CHICAGO—Walter Camp? Heisman? Bah.
These are mere words to Rex Burkhead in July, the sort of thing other men can ponder as the start of football season is still more than a month away. And even once the season gets going, they're not his priority.
"It'd be a great honor," Burkhead said of Heisman nomination, "but I'm really just focused on the Big Ten championship. That's where I want to get to, that's the goal of this team, and all those individual awards and things will take care of themselves."
That sentiment stands in some type of contrast to Montee Ball, who didn't come across as selfish but still had no problem saying he wanted to break records and win the Heisman. But that's Unsexy Rexy for you: all business on and off the field, no pleasure for opponents.
As far as what's been on his mind during the season, it's simple: improvement. Improvement for his team, and improvement for him personally.
"I think you'll see a lot more comfortable offense, a lot more confident offense," Rex said when asked to compare last season's offense to this season's. "Guys that know where to line up right away, know what play's being called, and react quicker. The more experience you have with that offense, the quicker it comes."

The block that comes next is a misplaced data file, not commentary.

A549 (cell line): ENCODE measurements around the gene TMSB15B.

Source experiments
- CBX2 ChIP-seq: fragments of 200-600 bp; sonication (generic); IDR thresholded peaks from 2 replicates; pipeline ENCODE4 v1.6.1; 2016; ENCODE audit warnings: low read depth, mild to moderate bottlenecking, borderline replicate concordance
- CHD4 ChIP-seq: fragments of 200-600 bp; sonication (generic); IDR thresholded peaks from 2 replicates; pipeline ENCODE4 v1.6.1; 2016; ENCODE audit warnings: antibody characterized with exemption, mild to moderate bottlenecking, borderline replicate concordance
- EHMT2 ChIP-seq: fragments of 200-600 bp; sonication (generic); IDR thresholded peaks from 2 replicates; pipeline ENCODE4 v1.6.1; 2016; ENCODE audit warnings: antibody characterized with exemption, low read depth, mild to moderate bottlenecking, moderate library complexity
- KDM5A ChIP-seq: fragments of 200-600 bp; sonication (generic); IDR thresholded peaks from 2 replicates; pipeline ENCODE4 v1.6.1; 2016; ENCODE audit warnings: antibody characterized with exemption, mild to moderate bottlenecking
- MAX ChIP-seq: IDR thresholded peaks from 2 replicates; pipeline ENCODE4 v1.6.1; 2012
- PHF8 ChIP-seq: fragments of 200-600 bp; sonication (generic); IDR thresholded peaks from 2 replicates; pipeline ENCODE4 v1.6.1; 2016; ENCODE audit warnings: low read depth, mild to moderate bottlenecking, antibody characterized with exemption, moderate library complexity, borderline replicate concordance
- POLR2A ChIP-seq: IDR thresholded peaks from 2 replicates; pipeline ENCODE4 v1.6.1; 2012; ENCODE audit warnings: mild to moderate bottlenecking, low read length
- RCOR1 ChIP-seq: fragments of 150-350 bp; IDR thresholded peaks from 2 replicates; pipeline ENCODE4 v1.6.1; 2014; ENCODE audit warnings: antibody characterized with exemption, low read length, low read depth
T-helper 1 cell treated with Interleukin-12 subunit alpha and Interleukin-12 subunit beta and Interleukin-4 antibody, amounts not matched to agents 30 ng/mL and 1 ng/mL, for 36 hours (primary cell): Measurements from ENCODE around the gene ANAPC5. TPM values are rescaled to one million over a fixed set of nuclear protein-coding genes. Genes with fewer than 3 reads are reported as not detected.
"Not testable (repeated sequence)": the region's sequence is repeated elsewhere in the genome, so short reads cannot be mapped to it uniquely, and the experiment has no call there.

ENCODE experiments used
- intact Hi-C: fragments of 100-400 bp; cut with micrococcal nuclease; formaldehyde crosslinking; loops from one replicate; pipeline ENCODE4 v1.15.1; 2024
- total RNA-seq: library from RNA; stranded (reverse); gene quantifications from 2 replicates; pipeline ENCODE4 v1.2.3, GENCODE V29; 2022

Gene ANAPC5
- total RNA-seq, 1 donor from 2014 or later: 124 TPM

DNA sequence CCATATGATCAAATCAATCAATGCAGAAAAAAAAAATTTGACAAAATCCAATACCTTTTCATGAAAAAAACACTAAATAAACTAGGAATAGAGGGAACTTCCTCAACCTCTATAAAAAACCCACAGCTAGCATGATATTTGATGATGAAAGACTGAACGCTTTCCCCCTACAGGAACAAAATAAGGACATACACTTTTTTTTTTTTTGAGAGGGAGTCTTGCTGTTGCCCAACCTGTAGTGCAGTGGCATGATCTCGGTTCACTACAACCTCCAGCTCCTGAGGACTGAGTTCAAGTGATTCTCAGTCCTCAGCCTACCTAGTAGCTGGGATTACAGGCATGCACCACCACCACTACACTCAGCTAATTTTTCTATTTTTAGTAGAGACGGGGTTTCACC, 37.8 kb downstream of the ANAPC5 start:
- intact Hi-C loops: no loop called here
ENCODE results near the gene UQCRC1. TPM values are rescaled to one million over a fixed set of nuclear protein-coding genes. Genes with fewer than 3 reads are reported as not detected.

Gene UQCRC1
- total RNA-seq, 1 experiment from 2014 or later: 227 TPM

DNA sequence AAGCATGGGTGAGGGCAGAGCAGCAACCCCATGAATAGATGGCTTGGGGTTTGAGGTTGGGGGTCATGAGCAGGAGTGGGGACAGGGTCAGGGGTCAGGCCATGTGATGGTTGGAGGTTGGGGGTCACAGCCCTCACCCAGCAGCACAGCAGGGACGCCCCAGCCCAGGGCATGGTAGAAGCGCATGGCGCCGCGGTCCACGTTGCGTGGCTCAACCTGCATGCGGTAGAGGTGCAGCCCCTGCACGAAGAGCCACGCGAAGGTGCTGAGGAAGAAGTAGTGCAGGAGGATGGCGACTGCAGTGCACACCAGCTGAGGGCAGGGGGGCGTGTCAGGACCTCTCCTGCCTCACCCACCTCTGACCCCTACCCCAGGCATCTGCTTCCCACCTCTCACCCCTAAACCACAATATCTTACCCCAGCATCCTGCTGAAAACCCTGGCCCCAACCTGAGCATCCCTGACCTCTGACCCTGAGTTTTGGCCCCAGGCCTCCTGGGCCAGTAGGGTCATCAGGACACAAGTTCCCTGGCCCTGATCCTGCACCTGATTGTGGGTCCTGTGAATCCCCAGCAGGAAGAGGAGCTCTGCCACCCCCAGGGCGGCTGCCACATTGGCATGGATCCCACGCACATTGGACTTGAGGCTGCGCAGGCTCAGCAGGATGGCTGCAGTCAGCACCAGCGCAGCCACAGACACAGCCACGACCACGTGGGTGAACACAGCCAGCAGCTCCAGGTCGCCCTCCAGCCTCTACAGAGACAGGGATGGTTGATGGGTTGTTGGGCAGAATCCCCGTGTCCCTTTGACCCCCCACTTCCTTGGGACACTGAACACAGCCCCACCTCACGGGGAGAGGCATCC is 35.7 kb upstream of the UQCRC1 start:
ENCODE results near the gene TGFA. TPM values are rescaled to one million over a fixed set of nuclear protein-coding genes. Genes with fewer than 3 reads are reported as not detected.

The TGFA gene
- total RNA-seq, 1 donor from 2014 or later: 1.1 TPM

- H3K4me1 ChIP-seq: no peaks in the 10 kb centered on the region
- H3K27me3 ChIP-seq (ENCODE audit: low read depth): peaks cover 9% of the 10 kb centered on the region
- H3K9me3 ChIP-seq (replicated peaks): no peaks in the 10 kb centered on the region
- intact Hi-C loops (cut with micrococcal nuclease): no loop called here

And as for his own growth for the upcoming year, he said he's improving on "reading defenses quicker, knowing how the play develops before it happens, and watching film. Looking at defensive fronts, seeing how they slant and react on different plays helps you know where that hole's going to open up."
So there's an exciting thought for opposing defenders: Burkhead, the irrepressible hammer of Nebraska's bruising ground game, is learning how to play smarter, not harder. All of what he does plus better pre-snap reads? Scary.
If Burkhead's comments seem measured and reserved, yes, they were. But to anyone who watched Burkhead play last year, that should come as no surprise, because it represents him in a nutshell: no nonsense, no bravado, no interest in giving anyone bulletin board material.
Just working hard and trying to give his team its best chance to win.
Adam Jacobi is a Lead Writer for Bleacher Report. Unless otherwise noted, all quotes were obtained firsthand.